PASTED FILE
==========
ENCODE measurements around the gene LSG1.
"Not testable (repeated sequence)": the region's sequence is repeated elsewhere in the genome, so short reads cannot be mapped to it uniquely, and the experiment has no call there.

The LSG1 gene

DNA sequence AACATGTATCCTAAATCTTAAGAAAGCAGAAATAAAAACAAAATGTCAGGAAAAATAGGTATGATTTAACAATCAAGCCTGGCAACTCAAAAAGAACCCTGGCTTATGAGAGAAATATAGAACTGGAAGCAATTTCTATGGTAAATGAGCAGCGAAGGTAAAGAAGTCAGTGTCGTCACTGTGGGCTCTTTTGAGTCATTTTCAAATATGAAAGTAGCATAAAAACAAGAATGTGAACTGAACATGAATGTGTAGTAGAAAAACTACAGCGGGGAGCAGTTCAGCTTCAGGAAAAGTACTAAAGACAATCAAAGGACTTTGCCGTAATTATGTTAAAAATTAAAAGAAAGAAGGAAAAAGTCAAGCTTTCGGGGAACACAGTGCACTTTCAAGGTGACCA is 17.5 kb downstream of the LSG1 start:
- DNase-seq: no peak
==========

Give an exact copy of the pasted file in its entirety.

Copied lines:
ENCODE measurements around the gene LSG1.
"Not testable (repeated sequence)": the region's sequence is repeated elsewhere in the genome, so short reads cannot be mapped to it uniquely, and the experiment has no call there.

The LSG1 gene

DNA sequence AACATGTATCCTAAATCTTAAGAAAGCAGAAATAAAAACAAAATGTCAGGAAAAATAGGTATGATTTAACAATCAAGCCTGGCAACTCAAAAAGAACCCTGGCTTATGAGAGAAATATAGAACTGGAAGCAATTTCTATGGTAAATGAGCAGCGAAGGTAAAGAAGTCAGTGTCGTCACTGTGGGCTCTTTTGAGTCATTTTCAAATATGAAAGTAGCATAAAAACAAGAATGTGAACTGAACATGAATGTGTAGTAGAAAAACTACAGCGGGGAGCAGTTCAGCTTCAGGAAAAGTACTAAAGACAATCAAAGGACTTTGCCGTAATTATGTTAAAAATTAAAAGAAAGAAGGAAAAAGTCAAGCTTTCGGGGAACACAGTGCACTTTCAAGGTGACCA is 17.5 kb downstream of the LSG1 start:
- DNase-seq: no peak